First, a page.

Bennett's Five Links #061
This is fine; wooden goggles
Ze goggles …
I’ve linked to note taking apps in the past. I’m still taking notes, but not so diligent about tagging and linking and indexing them. It never occurred to me to think about what that ‘indexed second brain’ resource might look like in an augmented-reality world.
I can’t decide if I hate it or desperately want it.
Got wood …
Usually when I’m choosing what to link to I like to provide a mix of short and snappy stuff and some longer burns. This one is a lot like the ASMR Leatherworking stuff I linked to last year.
It’s a weird fetish, but I am who I am ..
It’s better without context ..
An Apple a day ..
We have had a spate of of large-scale public data breaches in Australia. Telecommunications, health insurance providers, grocery stores, football clubs. Just like my hay fever - as we come out of winter this shit gets extreme.
So this long-read on data security in the health sector is particularly relevant. It’s for a US audience and at times it gets a little salesman’ish, but there’s some really good stuff in there if you have the time to scroll through.
Some snips -
That data is very valuable because it is extremely rich in terms of the types of information that are included in it. You obviously have your personal information, very often social security number, medical records, insurance information. Criminals are buying this information on the dark web in order to obtain prescription medications that could be part of drug trade. There’s also medical insurance fraud. Credit card information is obviously part of that as well. It’s very rich and robust information that can be used to generate economic benefit for a criminal. That’s really the motivation.
It’s a huge problem. Healthcare providers are the most likely organizations to actually pay the ransom. The ransomware attackers know very well that this has a huge impact. You can’t get medical records, you can’t get tests back, you have to delay procedures, you have to divert ambulances from emergency rooms. That is a severe impact on the quality of care, and the attackers are going to continue because they know they are more likely to get their money and to get it very quickly.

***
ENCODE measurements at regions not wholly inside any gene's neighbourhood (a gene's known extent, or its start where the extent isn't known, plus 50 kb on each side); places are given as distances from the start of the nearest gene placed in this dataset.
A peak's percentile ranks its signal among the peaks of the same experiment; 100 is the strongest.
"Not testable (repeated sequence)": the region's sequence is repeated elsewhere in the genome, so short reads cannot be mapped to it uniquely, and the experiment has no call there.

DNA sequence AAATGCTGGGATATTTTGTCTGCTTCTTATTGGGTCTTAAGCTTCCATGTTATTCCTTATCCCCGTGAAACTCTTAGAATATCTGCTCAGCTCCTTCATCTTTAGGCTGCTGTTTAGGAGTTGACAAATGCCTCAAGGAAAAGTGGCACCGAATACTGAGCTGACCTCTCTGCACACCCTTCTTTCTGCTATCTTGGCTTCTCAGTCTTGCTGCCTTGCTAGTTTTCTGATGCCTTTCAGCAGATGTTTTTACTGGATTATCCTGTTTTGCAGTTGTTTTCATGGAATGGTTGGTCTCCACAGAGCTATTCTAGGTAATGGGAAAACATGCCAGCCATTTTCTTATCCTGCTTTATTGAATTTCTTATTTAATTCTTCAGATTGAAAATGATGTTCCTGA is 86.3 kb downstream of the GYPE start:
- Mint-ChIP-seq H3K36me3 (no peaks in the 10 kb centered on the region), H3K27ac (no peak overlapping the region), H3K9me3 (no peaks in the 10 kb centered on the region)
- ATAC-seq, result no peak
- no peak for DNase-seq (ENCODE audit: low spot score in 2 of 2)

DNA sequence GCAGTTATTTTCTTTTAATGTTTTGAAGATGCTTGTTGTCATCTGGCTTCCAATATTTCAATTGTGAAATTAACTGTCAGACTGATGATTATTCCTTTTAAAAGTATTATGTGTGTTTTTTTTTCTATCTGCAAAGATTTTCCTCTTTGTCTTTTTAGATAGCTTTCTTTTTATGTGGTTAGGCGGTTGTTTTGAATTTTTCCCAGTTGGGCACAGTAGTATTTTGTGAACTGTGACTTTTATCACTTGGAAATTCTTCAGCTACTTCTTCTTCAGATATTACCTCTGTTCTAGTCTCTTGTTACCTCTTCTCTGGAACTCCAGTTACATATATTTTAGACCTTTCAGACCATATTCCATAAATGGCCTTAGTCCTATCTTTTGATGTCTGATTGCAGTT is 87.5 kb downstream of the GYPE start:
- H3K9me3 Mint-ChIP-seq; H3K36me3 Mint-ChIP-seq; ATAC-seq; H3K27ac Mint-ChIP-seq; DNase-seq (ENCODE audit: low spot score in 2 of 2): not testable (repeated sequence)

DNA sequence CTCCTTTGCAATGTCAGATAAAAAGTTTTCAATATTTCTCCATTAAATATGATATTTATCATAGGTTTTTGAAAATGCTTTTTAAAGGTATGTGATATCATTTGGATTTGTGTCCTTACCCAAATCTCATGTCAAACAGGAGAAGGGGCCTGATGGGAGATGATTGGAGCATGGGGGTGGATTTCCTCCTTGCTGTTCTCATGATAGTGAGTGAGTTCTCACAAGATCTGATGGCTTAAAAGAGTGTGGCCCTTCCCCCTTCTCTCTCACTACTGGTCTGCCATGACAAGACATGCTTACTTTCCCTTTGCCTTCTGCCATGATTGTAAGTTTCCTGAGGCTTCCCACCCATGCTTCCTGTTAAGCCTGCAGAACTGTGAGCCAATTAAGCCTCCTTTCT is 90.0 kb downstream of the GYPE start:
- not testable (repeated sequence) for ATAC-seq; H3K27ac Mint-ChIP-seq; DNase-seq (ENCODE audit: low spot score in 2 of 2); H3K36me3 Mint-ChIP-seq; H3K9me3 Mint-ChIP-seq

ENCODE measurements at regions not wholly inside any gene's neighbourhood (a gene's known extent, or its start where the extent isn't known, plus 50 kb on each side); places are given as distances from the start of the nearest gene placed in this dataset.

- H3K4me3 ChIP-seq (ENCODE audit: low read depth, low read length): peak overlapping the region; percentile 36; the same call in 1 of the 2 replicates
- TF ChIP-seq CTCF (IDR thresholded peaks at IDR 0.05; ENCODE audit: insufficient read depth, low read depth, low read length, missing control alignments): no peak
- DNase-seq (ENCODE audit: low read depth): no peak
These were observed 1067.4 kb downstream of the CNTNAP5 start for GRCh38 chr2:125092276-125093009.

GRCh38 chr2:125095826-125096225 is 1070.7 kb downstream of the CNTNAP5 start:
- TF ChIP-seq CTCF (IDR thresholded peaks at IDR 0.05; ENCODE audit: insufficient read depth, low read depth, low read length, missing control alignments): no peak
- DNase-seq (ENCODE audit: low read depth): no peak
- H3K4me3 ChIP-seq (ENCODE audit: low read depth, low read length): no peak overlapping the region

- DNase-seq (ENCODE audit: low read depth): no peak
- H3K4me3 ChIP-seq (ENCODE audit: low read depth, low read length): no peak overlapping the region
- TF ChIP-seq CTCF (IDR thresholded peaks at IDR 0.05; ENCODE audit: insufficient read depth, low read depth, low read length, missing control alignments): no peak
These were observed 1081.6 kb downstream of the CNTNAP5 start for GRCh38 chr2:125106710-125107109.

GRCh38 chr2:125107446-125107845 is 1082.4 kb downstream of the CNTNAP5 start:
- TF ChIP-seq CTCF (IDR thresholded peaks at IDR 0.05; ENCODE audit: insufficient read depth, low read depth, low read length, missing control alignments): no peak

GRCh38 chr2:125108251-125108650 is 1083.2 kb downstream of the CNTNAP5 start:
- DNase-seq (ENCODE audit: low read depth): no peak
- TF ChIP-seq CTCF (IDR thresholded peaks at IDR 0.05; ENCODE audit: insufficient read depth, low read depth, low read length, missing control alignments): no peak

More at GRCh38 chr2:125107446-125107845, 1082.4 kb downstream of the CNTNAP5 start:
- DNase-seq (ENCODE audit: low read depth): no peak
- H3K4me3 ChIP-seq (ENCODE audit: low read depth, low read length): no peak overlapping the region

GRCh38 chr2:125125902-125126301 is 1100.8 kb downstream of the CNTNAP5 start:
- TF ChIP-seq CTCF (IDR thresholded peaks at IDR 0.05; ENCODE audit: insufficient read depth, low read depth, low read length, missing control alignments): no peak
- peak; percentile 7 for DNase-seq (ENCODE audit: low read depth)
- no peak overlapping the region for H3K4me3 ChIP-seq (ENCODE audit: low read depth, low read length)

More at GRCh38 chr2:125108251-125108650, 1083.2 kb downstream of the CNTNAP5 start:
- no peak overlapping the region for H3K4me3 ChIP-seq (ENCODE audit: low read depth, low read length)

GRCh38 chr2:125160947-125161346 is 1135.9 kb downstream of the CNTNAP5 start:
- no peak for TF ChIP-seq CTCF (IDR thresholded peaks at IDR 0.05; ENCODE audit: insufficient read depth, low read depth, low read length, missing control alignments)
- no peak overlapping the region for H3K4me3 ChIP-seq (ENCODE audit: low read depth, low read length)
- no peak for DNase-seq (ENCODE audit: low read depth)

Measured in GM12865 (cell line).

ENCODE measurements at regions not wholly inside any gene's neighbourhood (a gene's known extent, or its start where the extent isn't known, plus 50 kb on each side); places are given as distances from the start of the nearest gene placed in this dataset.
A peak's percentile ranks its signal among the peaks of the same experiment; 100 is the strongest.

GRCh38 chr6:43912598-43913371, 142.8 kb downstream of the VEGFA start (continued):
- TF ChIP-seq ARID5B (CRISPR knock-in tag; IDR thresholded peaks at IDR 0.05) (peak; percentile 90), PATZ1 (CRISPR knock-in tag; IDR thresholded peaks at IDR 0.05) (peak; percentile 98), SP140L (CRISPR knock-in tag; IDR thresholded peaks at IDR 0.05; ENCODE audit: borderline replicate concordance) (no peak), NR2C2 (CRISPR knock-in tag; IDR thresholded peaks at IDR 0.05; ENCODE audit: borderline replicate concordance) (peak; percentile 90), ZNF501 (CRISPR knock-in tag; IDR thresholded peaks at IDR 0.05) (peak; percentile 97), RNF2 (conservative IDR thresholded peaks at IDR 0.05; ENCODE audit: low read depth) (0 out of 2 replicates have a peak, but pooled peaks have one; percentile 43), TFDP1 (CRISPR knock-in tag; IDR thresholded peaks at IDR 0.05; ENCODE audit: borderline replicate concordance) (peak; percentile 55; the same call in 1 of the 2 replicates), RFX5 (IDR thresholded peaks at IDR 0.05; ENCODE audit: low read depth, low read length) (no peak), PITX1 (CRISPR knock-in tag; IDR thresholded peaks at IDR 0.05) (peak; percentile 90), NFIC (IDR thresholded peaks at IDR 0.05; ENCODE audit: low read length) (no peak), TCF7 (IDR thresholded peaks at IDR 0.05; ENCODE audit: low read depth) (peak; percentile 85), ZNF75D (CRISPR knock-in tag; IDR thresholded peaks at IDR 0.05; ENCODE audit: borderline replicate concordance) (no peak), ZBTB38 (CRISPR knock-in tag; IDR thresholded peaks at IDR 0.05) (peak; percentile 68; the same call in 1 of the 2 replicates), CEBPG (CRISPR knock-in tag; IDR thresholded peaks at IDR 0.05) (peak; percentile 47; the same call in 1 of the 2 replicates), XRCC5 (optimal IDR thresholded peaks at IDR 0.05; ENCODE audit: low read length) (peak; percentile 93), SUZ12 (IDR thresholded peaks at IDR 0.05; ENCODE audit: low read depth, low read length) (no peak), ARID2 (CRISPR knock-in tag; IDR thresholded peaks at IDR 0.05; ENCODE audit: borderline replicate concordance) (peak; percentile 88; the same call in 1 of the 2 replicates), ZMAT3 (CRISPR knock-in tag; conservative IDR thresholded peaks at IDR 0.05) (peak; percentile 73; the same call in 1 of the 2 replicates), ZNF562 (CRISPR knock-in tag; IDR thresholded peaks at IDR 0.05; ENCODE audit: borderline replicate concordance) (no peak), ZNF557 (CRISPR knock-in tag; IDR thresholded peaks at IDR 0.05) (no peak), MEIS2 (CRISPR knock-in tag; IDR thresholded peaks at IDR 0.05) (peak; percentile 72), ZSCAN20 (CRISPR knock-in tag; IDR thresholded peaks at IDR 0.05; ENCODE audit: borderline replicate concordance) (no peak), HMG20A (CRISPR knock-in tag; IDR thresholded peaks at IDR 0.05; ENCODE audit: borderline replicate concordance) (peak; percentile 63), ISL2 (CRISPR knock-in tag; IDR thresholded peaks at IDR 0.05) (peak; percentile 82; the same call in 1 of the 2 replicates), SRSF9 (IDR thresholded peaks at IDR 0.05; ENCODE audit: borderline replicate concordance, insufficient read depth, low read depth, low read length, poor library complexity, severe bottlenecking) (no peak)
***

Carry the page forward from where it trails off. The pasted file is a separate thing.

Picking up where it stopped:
The FBI has said this; I have heard them say it over and over again. If you pay the ransomware ransom, they know you are going to pay, so they are going to come back at some point and try again.
Never pay the ransom — a cybersecurity CEO explains why
Zip it up, and zip it out ! ..
I don’t think I’ve linked to this one before, but I may have. I checked. I did searches of old issues and couldn’t find it - so I’m linking to it now - but apologies if it’s a double up. But really lands for me and so I’m willing to risk it.
This piece on the ‘it gets better’ parenting fallacy really shook me. I’ve had Gabor Mate’s Hold On To Your Kids on my shelf for a while and haven’t read it yet, perhaps because I’m sick of holding on to them and waiting for someone to hold onto me.
But I should get off my bum and do the work because it won’t get any easier.
Some snips -
There is this tiny window of say nine to 11, when they’re pretty robust and independent and dare I say it, compliant, where you can trust them to cross the road, wipe their own bum, make a toastie, walk home from the bus, and still be in bed by 8.30pm.
They’re not sending pics of their boobs to some weirdo from an internet chat room, they’re not sneaking your booze, or obsessing about being fat.
They’re still your baby. Enjoy that bit. It’s the eye of the storm. When everything goes quiet, and you think 'oh great, this is going to be easy now - it’s Mummy’s time!' That’s when you get smashed.
It’s by their peers that they take on their values; they inhabit their worlds. Instead of being the sun shining on your beloved bairns, you are the lurking shadow, trying to interpret who’s ok, who’s at risk, who’s lyin, who’s truthin.
"It will get easier, they said. They lied." No one tells you how hard it is to raise a teenager.
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